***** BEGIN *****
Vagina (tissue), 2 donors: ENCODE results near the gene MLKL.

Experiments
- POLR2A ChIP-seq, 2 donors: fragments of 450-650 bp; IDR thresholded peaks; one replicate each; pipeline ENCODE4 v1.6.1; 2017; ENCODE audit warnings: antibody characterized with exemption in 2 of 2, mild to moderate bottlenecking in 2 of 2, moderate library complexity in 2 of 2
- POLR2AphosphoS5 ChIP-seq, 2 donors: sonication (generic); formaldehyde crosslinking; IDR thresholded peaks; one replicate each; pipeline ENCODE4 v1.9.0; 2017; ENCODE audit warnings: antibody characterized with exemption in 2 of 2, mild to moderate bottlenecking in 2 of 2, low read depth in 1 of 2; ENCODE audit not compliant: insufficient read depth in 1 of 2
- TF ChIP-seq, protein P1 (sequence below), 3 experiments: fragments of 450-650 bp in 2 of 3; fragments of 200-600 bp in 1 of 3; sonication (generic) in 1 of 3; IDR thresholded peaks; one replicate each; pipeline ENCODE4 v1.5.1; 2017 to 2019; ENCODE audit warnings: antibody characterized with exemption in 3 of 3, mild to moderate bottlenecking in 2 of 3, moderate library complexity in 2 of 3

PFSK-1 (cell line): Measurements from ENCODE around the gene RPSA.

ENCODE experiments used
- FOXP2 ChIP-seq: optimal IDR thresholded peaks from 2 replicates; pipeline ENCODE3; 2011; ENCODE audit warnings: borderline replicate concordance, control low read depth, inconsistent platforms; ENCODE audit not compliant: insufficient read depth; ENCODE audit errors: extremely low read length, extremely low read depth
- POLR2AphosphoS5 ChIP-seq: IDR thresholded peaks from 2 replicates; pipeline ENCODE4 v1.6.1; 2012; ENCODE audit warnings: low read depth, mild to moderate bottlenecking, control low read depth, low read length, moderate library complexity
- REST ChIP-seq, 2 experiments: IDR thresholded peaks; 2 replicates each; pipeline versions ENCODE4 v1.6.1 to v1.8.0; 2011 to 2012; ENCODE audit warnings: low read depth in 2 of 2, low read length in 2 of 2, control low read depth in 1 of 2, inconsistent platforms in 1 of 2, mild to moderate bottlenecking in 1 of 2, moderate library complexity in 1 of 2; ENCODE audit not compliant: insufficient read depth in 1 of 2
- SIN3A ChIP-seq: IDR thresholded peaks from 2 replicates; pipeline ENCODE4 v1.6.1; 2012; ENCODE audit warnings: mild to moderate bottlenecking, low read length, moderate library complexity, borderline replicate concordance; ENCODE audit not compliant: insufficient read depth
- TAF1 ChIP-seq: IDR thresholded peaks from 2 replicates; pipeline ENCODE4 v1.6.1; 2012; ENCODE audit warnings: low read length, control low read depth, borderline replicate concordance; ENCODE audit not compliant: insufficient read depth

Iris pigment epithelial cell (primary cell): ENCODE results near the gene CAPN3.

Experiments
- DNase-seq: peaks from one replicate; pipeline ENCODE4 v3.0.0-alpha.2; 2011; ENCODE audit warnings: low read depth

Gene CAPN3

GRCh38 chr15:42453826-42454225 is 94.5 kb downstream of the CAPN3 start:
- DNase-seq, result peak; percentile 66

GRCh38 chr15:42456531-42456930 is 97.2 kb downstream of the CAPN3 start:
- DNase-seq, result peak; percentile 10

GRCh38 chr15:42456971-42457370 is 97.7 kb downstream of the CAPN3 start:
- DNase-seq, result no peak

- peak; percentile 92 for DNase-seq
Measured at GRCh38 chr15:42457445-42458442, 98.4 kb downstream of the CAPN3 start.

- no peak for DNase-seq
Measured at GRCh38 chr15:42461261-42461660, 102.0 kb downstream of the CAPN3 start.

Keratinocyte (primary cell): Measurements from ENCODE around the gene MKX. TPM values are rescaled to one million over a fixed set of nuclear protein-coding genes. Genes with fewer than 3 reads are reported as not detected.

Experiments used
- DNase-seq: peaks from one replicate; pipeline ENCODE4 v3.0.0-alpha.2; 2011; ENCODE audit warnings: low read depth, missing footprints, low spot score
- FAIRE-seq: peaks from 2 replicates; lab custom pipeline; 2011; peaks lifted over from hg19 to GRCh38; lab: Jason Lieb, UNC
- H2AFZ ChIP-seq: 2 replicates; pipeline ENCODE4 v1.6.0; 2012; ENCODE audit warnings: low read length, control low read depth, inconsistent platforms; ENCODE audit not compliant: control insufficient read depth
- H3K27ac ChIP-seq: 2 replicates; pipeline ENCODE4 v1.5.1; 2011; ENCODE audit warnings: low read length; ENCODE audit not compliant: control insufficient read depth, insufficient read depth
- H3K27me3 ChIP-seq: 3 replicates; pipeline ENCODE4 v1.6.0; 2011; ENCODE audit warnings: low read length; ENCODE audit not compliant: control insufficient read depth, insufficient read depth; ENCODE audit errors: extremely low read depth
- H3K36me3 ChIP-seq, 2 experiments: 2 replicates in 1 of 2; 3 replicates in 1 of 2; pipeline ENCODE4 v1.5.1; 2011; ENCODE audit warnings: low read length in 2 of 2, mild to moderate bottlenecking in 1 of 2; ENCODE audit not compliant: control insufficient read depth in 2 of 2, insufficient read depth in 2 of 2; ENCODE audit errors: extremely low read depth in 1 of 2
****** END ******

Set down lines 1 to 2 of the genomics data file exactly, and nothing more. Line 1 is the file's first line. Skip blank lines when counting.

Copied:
Vagina (tissue), 2 donors: ENCODE results near the gene MLKL.

Experiments